Everyone’s a little bit
Look around and
You will find,
No one’s really
My bride and I were having a discussion and to an opinion I expressed she said, “You’d better keep that to yourself. It’s racist.” I thought I had progressive attitudes about race but she might have a point.
So, naturally, I need to tell everyone.
I took my daughter to see Harry Potter and the Cursed Child on Broadway. I found a discount for the first preview and it’s good thing I did. I couldn’t afford to take her otherwise. She’s crazy about those books and when she asked to see it I had to say no, which broke my heart. It worked out in the end but my inability to afford tickets makes me feel wholly inadequate as a father. But that’s for another post.
It’s an extraordinary piece of theater but it helps if you’re a die-hard Potter enthusiast (my daughter) or interested in the mechanics of theater and acting (me). Your ass is in a chair for about six hours. Plus, the aforementioned cost.
You can look elsewhere for reviews. They’re all glowing. My problem—the one that landed the accusation—lies with their decision to employ color-blind casting.
The principle actors playing Harry, Ron, Draco and Ginny all look very much like adult versions of their movie selves. It’s easy to imagine these fictional characters transitioned into adulthood. Hermione Granger is played by a black actor. She’s more than capable and an extraordinary actor. I’ve been attending theater for 25+ years and know talent when I see it. She can command the stage and has a genuine presence. I just never saw her as Hermione. Throughout the play I had to occasionally stop and remind myself, “Oh, that’s Hermione.” My brain simply refused to make that leap. It proved to be a distraction. I respect their intentions but the plot flow was interrupted for want of a progressive agenda.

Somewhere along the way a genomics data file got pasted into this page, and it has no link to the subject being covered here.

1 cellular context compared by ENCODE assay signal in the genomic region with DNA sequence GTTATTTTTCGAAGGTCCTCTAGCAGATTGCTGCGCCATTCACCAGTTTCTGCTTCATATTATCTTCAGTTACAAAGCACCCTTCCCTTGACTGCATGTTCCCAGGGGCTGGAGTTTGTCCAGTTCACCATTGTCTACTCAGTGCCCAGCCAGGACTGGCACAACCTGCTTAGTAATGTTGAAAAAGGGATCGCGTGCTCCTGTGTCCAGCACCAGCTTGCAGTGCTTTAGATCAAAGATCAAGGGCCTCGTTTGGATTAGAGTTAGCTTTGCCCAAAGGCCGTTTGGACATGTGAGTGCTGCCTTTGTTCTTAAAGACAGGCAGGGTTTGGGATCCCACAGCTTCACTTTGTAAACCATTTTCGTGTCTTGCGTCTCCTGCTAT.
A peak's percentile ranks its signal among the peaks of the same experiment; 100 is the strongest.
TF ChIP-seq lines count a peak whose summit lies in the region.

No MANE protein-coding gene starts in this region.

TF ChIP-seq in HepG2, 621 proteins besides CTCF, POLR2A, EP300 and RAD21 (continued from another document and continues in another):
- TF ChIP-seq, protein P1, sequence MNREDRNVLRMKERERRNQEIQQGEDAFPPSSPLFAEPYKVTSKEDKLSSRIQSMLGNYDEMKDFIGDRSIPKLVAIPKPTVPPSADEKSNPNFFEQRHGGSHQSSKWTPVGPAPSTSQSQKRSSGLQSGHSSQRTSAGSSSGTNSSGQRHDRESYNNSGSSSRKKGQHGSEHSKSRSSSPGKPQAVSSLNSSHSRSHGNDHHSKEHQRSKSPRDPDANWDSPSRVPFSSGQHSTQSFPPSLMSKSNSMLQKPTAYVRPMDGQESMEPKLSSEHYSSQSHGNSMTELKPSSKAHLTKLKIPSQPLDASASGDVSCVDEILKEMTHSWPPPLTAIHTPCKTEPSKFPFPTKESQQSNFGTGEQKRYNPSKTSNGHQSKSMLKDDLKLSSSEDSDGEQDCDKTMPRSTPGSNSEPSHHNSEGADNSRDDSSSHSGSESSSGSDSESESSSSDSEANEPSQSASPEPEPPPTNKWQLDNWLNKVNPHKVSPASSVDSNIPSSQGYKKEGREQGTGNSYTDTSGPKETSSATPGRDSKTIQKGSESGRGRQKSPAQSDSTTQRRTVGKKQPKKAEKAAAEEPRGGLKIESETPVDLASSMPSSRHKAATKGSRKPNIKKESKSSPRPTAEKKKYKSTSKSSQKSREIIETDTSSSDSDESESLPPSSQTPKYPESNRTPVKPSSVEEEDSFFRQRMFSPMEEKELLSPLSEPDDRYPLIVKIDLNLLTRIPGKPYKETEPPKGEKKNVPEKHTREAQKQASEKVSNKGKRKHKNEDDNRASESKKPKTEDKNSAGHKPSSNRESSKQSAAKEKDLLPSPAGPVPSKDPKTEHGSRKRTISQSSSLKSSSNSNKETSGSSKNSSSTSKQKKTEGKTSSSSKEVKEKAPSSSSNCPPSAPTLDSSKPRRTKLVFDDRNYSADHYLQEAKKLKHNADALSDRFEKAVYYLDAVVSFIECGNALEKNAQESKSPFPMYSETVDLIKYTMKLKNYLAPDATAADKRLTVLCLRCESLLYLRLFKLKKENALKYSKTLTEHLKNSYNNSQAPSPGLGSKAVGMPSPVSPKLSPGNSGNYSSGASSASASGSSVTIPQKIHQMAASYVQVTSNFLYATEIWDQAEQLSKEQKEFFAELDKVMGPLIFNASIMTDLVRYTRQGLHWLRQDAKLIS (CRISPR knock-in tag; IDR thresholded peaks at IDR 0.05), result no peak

Perhaps it’s the indelible image of Hermione Granger as a young white girl. Or perhaps I have dormant racist attitudes that were inflamed. The wrong kind of woke.
I can’t tell you how alarming this is. It’s heartbreaking. I thought I was more evolved than that. I hope this doesn’t rub off on my daughters.
Prior to the play I took her on a gallery hop in Chelsea. At Dia: Chelsea is Rita McBride’s Particulates, a fetching and photogenic industrial laser installation.
The gates keep you at bay because you can really hurt yourself if you try to break the beam, which I desperately wanted to do.
The room is kept cool and clammy. The air is misted so the beams are visible. It might be fun after a few bong hits. I imagine. I wouldn’t know.
There’s a low hum and the beams reflect off the wet floor. Best of all, free admission! Thank you, Dia Chelsea.
I liked this one as well although it was more stark. Dan Flavin’s in daylight or cool white at the David Zwirner gallery.
Flavin construct geometric shapes with neon tubes. Neon on a ceiling reminds me of cold, dreary office lighting. I find it a wholly acceptable medium for art, though.
Unfortunately with these gallery hops, you have to take the sublime with the ridiculous. These were fruits and vegetables nailed to a wall.
I thought they were plaster sculptures but, no, it’s real food. I chatted with the gallery rep and he is charged with replacing the food when it starts to rot. This is why some people laugh at contemporary art.
Sorry, everyone, but there are going to be cat pics. There just are.